After talking about the open worlds of L.A. Noire and Red Dead Redemption a few weeks ago, I had a conversation with a friend of mine about the subject, which in turn caused me to realize that I had more to say on the topic. Having just finished a run through of Dragon Age II, it occurred to me that the end was somewhat less indicative of my impact on the city of Kirkwall than I’d thought it would be—but I didn’t care. Sure, in Dragon Age: Origins I had saved the whole world from a Blight, chosen the next dwarven king, cured a whole society of lycanthropy, and done a bunch of other things that would have never been resolved if not for the timely intervention of me, the Grey Warden.
Alternatively you could keep werewolves around. It is Your Choice.
In the world of Dragon Age: Origins, your control extends to the fate of the world. In Dragon Age II, you are in control of your own fate—but only just. Both games have stories revolving around choice, yet there’s no “open world” to explore. Indeed, both games in the series make the decision to cut out all the travel time between locations. There’s no overworld to explore, just a series of locations that you can jump to by pointing at them on a map.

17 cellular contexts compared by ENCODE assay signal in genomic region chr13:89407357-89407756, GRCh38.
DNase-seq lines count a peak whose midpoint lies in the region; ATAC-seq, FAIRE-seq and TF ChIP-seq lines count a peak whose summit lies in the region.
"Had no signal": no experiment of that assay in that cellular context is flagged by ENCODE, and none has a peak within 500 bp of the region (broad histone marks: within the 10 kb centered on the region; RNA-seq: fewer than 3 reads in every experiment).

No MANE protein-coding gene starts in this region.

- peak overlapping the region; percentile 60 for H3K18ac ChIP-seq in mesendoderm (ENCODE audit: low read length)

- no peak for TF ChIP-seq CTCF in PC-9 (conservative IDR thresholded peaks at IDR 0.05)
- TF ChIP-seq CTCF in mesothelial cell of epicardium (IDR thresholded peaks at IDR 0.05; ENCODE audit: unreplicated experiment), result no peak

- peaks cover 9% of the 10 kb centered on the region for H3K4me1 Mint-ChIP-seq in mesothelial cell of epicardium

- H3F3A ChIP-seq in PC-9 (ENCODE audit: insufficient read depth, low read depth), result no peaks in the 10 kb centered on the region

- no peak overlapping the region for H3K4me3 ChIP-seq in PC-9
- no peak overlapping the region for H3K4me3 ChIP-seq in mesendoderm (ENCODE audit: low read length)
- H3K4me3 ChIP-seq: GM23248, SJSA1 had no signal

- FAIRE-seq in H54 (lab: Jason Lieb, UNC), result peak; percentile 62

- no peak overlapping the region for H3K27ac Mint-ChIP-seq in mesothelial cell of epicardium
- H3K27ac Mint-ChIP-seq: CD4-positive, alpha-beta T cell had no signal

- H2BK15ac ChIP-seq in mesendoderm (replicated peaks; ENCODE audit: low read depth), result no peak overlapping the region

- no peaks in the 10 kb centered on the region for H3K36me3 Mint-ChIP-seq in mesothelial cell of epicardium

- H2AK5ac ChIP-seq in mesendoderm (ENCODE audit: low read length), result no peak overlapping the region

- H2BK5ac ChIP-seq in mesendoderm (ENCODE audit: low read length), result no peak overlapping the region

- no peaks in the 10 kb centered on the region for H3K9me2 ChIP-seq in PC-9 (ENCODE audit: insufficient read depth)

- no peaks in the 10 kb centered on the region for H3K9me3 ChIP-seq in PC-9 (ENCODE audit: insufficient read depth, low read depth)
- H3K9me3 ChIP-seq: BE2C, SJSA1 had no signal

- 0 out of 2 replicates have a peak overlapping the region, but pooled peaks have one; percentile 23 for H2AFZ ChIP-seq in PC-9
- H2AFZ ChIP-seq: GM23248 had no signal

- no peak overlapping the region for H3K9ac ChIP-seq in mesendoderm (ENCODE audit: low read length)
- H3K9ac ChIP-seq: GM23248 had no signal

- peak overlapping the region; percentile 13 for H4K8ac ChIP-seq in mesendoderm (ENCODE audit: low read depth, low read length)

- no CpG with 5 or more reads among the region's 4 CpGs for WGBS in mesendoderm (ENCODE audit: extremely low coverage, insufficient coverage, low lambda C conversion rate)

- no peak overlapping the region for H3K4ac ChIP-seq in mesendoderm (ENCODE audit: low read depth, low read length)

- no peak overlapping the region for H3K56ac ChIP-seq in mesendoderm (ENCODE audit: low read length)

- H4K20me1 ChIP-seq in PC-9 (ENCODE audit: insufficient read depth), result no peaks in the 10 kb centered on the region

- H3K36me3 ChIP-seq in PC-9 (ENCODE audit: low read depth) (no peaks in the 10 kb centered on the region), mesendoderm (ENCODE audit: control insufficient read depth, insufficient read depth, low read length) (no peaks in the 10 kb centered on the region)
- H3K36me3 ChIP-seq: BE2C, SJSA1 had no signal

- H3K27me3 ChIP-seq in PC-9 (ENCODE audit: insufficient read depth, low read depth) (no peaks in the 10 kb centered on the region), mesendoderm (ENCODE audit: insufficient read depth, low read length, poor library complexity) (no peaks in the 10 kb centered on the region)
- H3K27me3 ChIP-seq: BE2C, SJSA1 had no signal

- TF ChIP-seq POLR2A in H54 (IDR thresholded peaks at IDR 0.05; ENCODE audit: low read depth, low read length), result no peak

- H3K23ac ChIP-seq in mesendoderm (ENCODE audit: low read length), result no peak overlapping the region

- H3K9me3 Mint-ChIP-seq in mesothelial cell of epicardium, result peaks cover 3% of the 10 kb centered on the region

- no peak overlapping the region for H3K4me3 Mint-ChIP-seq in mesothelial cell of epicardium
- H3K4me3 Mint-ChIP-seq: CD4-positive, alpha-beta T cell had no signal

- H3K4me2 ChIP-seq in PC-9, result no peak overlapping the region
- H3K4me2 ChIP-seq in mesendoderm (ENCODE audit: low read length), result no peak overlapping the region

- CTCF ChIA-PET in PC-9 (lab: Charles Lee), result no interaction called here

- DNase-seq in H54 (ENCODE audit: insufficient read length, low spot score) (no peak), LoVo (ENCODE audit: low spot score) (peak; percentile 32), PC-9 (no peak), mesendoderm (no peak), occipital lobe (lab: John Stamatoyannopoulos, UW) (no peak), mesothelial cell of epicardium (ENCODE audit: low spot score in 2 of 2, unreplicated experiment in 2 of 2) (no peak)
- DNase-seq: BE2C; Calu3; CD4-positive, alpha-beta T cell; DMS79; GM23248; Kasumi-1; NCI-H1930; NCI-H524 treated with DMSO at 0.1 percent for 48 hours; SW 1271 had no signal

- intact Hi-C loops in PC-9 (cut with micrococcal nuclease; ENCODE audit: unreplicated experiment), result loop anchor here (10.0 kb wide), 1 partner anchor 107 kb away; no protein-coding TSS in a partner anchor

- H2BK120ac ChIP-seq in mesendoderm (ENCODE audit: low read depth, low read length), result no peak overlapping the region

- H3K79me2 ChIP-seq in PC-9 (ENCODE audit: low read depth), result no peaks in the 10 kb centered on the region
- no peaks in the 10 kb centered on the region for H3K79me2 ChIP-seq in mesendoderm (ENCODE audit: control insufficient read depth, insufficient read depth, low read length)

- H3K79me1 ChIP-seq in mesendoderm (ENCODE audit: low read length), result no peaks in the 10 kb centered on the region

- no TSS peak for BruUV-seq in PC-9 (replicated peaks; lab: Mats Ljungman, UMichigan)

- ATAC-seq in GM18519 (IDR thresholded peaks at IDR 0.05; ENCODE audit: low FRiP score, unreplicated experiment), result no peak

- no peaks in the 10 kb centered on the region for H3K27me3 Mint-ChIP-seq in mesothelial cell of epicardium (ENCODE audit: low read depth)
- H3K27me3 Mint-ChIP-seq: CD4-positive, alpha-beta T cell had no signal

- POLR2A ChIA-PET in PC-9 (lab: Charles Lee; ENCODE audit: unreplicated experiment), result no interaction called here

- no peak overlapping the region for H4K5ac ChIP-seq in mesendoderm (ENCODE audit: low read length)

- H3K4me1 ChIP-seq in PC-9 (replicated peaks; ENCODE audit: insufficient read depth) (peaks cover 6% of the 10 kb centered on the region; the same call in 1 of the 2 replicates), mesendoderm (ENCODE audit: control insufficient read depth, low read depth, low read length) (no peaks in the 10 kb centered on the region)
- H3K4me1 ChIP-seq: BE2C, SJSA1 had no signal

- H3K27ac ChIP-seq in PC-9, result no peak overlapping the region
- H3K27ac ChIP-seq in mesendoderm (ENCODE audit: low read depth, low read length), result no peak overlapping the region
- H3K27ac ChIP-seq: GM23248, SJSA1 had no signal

Interestingly, the choices in Dragon Age II do not have the large, world altering effects of Dragon Age: Origins (apart from the end of Act II, in which Hawke saves the city). That is in part because of the differing narrative foci of Dragon Age II, since Hawke is meant to be an individual who is merely caught up in events far beyond his control (evidenced by the indication that really there’s very little difference in the ending depending upon who the player chooses to side with) Sure, siding with the Templars nets you a cushy viscountship, but there’s still widespread unrest and Circle rebellions all over the damn place. That said, the player has an awful lot of control over the sort of person that Hawke is, which is thanks largely to the conversation system, a system that allows you to joke with some characters, be nice to others, and be a complete dick to the rest. My first time through, I played Hawke as utterly devil-may-care, which is largely why he wound up romancing Isabella.